During the Cold War, the threat of nuclear annihilation resulted in the construction of several underground bunkers. The sole purpose of these bunkers was to spare politicians from the nuclear onslaught they (the politicians) would probably cause.
The point being in some scenarios only a small portion of the population can be saved. There's only so much room in the bunker, or the space station, or whatever. Someone is getting left behind to watch Planet X fly right up the Earth's ass. Because at the end of the end of days, stopping doomsday isn't about saving the planet, it's about saving the human race. In which case, we don't need everyone just the people society deems worthy. And the (often self proclaimed) worthiest person is whoever built the bunker, the spaceship, the MacGuffin. That way, when the end comes, some of humanity will survive. It just might not be the people we want carrying on.
If the end approaches as predicted, we're not going to be saved by some dude cut from stone with six pack abs and undeniable charm. More likely, a spindly dweeb in coke bottle glasses who no woman would ever touch will be our salvation. Assisted by his mousy female counterpart, with whom he has painfully awkward conversations, he'll devise a way to turn the Large Hardon Collider into a cannon. After all, some other dork has been tracking the planetoid Nibiru for some time. It's not like giant astrological bodies just appear out of nowhere. The CERN Cannon will then be used to blast the advancing body out of the cosmos, saving the planet Earth.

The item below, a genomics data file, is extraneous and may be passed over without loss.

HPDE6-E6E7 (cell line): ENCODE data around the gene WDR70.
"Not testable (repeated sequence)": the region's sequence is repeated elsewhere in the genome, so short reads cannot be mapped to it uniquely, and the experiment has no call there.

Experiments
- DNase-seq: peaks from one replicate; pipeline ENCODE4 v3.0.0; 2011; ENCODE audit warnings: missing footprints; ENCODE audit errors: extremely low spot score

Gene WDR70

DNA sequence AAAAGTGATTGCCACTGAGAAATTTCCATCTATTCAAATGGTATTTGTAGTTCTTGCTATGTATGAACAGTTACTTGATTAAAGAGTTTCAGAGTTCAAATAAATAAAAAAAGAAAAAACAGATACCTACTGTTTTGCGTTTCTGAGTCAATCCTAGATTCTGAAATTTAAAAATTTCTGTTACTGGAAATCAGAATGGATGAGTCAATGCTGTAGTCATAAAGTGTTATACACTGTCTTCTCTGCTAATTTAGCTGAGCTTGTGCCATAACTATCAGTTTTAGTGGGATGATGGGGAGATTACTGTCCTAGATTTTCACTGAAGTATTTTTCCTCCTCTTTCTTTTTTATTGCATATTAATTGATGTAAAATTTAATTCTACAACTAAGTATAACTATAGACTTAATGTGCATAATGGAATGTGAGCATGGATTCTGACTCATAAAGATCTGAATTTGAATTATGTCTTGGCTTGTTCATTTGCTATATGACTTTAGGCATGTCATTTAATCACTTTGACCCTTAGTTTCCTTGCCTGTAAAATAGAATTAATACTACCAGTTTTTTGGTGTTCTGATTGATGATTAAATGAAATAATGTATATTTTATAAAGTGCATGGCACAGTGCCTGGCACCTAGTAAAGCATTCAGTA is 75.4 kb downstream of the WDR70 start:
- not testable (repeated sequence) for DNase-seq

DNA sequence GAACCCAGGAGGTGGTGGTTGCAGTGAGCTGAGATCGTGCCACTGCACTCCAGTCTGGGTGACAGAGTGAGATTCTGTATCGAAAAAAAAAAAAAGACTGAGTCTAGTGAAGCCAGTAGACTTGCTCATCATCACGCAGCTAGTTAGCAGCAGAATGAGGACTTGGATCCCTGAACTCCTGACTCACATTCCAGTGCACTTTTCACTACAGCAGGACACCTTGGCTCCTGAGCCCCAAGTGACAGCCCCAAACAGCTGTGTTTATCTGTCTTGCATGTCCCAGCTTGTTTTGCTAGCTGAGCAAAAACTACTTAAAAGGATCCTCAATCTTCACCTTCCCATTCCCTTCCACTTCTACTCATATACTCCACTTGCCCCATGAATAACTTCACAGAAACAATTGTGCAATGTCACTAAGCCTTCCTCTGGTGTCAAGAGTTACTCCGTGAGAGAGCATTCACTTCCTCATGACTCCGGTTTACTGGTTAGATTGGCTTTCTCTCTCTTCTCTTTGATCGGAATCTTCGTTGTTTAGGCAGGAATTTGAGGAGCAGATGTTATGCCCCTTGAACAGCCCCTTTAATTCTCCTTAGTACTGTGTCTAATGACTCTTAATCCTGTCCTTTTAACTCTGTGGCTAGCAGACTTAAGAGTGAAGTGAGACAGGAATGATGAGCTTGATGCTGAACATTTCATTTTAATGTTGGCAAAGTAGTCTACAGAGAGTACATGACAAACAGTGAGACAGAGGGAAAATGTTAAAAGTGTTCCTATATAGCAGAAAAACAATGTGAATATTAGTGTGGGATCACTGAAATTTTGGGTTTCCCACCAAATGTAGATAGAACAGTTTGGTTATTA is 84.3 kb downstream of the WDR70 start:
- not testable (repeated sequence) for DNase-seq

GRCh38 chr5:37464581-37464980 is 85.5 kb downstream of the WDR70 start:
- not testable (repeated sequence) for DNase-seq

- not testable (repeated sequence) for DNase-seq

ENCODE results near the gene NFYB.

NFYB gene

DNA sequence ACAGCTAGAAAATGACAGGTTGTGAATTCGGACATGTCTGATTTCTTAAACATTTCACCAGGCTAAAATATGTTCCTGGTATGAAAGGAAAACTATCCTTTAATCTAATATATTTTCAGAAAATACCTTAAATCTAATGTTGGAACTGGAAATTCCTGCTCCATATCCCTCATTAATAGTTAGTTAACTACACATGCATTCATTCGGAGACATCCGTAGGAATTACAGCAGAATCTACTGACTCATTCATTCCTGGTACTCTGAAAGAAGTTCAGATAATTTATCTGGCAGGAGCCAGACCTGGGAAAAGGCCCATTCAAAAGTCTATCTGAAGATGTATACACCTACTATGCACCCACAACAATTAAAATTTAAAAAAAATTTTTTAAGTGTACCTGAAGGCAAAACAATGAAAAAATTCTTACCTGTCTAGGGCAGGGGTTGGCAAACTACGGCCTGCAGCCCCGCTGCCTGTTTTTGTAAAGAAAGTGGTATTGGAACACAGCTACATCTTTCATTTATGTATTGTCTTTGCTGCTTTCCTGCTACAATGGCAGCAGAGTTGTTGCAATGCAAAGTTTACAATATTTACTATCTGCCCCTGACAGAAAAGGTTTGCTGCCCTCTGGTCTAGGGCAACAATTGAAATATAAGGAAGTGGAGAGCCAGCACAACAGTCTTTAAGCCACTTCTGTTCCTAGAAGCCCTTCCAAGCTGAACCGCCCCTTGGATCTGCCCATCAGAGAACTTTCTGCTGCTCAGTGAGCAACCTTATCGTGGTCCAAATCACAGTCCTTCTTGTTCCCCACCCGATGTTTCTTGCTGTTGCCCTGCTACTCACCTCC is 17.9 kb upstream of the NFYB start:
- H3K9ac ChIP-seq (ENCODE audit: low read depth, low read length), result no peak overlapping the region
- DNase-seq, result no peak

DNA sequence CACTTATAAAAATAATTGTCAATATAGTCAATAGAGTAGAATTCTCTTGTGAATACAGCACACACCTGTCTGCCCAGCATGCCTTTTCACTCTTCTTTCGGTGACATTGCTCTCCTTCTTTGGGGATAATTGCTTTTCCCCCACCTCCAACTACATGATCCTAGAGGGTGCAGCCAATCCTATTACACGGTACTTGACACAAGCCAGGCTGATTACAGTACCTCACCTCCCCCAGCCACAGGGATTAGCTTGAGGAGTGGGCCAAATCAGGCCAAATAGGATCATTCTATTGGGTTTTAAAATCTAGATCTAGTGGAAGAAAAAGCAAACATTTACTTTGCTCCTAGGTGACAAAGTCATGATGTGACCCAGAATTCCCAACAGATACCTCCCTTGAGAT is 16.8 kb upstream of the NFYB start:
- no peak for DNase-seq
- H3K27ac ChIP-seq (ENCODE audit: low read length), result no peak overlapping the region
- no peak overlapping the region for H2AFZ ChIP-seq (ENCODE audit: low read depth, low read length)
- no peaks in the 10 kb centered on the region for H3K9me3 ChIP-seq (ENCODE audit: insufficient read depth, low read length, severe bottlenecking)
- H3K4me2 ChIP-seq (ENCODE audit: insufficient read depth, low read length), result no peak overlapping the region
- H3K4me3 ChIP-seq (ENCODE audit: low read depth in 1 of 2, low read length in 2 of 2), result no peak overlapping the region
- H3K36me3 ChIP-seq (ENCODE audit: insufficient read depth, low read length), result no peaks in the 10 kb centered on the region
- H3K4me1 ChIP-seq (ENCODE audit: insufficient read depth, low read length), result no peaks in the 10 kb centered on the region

Of course, there's also Nerds' inherent skepticism which, when coupled with the scientific method, can be used to disprove the validity of any doomsday prediction. However, the aforementioned is so much cooler.
1. The Mayans
There is no science to back up the supposed Doomsday Prophecy, though there is plenty of pseudoscience... thanks History Channel. But nowadays people rarely feel the need for facts. So, although I don't expect everyone across time to think like me, I can't help pointing out Mayan architecture.
It's fucking epic. Have you seen Chichen Itza? It's so amazing it inspired a chicken recipe, and that's the least of their accomplishments. The Maya constructed pyramids and buildings as impressive as anything found in Egypt, Rome, or Greece. Yet, we're supposed to believe these people labored for years to build these structures knowing full well they'd be wiped off the face of existence. It may sound fatalistic, but how hard would you work on something you knew was not going to exist once you finished? Perhaps some kind of short sighted egotism insists on a legacy, no matter how temporary, but come on. No one is going to break their ass wide open to build something that'll be swallowed by a black hole.
But this could just be me. Not everyone is so fatalistic. As such, consider this: If the Maya could predict the obliteration of the planet with pinpoint accuracy, setting it firmly on December 21, 2012, how did they not see the Spanish Conquest coming?